Hands in the honey pot
It seems to me that we are getting so caught up in using super monies to find immediate solutions to often complex problems that we are losing sight of long-term goals.
Let's call her Sarah. For the past six months, this 23-year-old has been working as a trainee in the marketing department of one of the largest cosmetic companies in Australia. At the same time, she is finishing the last subjects for her commerce and arts degrees at Monash University.
She's no different to thousands of other young Australians. It's her first full-time job, and getting that weekly pay packet is a pretty good feeling. But she's quickly discovered the money doesn't go as far as she like. Rent, running a car, food and entertainment – it quickly burns a hole in the purse.
Sarah is also like most of her peers is another respect: superannuation isn't part of her lexicon. She has a vague idea her employer is paying money into a super fund on her behalf, but how much, or even which fund, that's certainly not top of mind. Super is for when you retire and that's more than four decades away – an eternity.
But if Sarah has no interest in super, the reality is her fund is accumulating at 9.5 per cent of her weekly wage, and after six months (and ignoring the payments for the part-time jobs she has held), she has received about $2,000. Over more than 40 years, compound interest is going to turn that into a tidy sum. As Albert Einstein is reported to have famously said, "Compound interest is the eighth wonder of the world. He who understands it, earns it ... he who doesn't ... pays it."
One other thing can be said for certain about Sarah. If, as the Deputy Prime Minister Barnaby Joyce mused recently, she could get her super money in her weekly pay packet it would go on ... rent, running a car, food and entertainment. Saving for a house is simply not on her radar at 23. Starting a career, shopping, partying and travel are what's on this young woman's bucket list.
Which is why the repeated ideas that float out of the national capital about potential uses for superannuation just seem to get sillier and sillier.
Let's get one thing straight. Superannuation was established with one specific goal in mind – to give people the opportunity to retire with security and dignity.
That was universally accepted when we introduced compulsory superannuation in 1992, but now it seems we are not so sure. Or, rather, the politicians are not so sure.
In its infancy, the funds under management were negligible; the Wallis Inquiry, which handed down its report in 1997, hardly mentioned superannuation. No one was all that interested. But now there is a $2 trillion honey pot, everyone wants to get their hands in the jar to either change the way the honey is collected or spent. It seems no idea is too fanciful.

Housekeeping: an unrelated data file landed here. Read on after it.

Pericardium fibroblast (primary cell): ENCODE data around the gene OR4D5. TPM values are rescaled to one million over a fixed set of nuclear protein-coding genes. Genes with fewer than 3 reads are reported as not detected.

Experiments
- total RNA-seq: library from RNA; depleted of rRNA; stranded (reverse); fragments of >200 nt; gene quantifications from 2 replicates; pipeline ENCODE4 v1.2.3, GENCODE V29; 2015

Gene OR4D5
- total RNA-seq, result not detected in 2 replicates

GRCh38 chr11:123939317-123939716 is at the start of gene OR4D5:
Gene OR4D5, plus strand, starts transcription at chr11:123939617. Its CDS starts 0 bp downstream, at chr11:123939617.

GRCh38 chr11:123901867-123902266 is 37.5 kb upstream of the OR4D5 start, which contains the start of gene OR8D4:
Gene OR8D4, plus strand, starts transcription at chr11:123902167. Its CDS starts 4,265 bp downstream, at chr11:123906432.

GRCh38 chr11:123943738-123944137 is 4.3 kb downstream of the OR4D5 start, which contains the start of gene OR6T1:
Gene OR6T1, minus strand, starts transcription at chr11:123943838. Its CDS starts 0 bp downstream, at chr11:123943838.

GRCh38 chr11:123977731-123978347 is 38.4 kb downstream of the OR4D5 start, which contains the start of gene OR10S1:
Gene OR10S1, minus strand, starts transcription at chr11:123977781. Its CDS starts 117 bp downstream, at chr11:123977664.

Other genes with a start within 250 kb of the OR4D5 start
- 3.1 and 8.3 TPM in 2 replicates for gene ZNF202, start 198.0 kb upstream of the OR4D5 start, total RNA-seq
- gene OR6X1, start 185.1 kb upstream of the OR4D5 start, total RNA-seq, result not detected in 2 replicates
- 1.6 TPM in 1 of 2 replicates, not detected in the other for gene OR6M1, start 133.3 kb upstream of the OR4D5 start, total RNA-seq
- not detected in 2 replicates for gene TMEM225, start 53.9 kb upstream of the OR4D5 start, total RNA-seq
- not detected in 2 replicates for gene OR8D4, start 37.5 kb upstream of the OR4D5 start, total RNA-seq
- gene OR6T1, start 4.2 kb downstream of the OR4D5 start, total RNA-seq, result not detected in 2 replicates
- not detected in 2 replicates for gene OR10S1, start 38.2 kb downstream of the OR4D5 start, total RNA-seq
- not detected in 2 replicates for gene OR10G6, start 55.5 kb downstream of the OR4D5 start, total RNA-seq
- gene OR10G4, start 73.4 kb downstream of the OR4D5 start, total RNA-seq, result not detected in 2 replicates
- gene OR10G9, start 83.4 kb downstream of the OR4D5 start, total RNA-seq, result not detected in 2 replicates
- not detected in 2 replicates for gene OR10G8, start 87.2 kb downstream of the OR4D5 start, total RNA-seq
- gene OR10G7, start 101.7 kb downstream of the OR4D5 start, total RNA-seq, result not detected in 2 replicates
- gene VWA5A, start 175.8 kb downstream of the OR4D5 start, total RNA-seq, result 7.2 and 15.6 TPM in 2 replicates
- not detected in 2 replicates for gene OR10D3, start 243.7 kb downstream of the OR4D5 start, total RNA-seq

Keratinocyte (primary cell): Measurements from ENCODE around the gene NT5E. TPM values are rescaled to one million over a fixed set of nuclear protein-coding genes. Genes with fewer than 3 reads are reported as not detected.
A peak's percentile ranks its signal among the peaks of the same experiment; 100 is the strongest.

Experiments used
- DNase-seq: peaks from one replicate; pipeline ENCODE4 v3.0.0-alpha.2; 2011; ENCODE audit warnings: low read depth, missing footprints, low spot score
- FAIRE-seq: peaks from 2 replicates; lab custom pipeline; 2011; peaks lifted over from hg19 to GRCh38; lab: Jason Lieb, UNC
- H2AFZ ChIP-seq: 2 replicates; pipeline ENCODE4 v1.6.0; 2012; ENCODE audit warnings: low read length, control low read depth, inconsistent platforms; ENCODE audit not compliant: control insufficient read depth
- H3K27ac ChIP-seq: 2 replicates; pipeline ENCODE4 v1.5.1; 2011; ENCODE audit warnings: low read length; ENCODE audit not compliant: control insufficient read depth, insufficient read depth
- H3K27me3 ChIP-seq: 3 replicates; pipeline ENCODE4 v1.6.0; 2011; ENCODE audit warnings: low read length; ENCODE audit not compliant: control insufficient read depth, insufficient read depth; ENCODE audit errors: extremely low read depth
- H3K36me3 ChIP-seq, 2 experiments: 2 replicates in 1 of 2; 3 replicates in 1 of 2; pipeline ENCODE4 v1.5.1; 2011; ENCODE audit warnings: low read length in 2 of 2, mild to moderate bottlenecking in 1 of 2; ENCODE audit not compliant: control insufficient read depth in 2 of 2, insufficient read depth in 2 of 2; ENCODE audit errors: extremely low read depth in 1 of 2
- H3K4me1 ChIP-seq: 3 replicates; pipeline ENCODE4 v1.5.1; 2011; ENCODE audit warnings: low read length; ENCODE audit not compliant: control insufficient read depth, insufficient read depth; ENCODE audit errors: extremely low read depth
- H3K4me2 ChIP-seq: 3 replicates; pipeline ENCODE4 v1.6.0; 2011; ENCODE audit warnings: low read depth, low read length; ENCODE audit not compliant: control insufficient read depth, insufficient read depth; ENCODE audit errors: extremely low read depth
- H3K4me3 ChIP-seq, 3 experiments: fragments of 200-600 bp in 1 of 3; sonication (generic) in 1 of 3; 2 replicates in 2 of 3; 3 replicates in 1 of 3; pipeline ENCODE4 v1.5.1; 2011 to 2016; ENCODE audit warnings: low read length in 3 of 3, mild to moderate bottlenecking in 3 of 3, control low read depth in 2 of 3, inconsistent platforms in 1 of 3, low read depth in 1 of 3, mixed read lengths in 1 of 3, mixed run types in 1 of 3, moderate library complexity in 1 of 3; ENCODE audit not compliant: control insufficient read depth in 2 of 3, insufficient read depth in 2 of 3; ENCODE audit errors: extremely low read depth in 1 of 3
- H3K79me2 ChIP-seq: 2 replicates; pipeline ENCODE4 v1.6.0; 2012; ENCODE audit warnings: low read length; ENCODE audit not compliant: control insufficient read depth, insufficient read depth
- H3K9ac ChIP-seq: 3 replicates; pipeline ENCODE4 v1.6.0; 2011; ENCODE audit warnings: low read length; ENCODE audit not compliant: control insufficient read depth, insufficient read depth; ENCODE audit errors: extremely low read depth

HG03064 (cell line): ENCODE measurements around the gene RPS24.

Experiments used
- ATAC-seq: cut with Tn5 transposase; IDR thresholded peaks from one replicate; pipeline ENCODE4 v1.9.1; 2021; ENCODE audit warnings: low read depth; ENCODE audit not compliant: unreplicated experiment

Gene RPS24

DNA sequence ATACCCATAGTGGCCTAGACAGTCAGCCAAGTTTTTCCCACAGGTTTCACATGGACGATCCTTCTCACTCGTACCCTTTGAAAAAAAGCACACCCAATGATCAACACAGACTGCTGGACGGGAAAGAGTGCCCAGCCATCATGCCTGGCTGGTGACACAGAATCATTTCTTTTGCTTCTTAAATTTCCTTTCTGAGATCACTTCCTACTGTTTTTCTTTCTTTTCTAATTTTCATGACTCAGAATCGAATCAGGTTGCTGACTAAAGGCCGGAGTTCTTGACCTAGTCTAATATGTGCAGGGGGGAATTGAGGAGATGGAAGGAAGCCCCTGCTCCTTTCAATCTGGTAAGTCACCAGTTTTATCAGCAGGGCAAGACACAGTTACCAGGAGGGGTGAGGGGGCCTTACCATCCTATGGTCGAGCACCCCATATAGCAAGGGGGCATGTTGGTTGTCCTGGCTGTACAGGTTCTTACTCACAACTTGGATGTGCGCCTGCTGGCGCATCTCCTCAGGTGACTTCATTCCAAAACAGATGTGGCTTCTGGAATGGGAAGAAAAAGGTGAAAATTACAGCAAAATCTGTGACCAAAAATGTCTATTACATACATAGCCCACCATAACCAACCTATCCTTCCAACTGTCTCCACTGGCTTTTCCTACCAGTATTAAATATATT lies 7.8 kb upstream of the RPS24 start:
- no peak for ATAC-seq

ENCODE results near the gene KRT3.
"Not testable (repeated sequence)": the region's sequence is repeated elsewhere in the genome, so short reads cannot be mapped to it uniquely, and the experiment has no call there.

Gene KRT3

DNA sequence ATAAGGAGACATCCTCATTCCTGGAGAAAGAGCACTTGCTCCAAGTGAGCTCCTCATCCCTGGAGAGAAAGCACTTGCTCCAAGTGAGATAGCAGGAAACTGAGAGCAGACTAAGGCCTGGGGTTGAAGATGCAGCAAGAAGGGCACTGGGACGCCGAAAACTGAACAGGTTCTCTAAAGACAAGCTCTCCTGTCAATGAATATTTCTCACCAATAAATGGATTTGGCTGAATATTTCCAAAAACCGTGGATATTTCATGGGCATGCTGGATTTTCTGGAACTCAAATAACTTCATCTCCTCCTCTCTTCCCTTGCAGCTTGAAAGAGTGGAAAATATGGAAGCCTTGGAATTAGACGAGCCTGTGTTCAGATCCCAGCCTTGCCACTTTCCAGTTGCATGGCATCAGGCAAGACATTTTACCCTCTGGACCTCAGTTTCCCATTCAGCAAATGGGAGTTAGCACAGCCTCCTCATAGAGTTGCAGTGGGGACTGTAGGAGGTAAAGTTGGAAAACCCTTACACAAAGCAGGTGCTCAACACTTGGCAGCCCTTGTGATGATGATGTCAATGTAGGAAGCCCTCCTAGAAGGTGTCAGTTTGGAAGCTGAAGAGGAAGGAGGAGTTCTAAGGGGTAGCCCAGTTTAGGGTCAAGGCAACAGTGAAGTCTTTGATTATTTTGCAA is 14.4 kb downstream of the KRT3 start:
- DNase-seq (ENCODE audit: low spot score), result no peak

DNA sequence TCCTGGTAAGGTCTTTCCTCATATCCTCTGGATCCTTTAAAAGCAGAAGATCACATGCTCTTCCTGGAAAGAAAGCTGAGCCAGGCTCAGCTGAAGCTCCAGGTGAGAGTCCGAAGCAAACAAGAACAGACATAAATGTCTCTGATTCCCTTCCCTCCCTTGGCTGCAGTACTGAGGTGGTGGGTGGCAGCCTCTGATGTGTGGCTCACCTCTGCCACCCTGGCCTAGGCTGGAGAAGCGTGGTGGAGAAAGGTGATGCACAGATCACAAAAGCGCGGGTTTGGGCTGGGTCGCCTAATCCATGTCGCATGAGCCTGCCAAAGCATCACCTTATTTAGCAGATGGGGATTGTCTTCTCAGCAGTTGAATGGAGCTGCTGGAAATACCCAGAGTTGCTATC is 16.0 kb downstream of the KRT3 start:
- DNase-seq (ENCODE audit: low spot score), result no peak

This is why it's imperative we establish a legislative framework around superannuation, setting out the long-term goals that enshrine the principles of universality, equity, and sustainability.
It seems to me that we are getting so caught up in using super monies to find immediate solutions to often complex problems that we are losing sight of long-term goals such as superannuation that were deliberately structured with people's entire working lives as their timeframe. Just as we are starting to reap the benefits of the decision to introduce compulsory superannuation, it seems we want to change it.
As a consequence, people are losing faith in the system; every change that happens, typically accompanied by political acrimony, just chips away at public confidence in the system. The politicians have recognised this; both the opposition and government in recent days have mouthed platitudes about giving superannuation long-term policy goals.
But at the same time it is becoming increasingly clear that superannuation is going to be a key battleground in the next election – hardly conducive to finding a bipartisan approach to this critical policy area.
For the past seven years, the Mercer report on superannuation systems around the globe has marked Australia in the top three; other countries envy us for the strides we have made in coming to terms with the twin issues of growing government deficits via the aged pension and longevity. We have got something right; let's keep it that way.
George Lucas is managing director of Instreet Investment Limited. He has more than 24 years' experience in the investment banking and funds management industries specialising in developing, managing and structuring financial products. He was previously a director of two listed investment trusts, chief investment officer at Mariner Financial, and a senior equities derivatives trader with Citibank and First Chicago in London.
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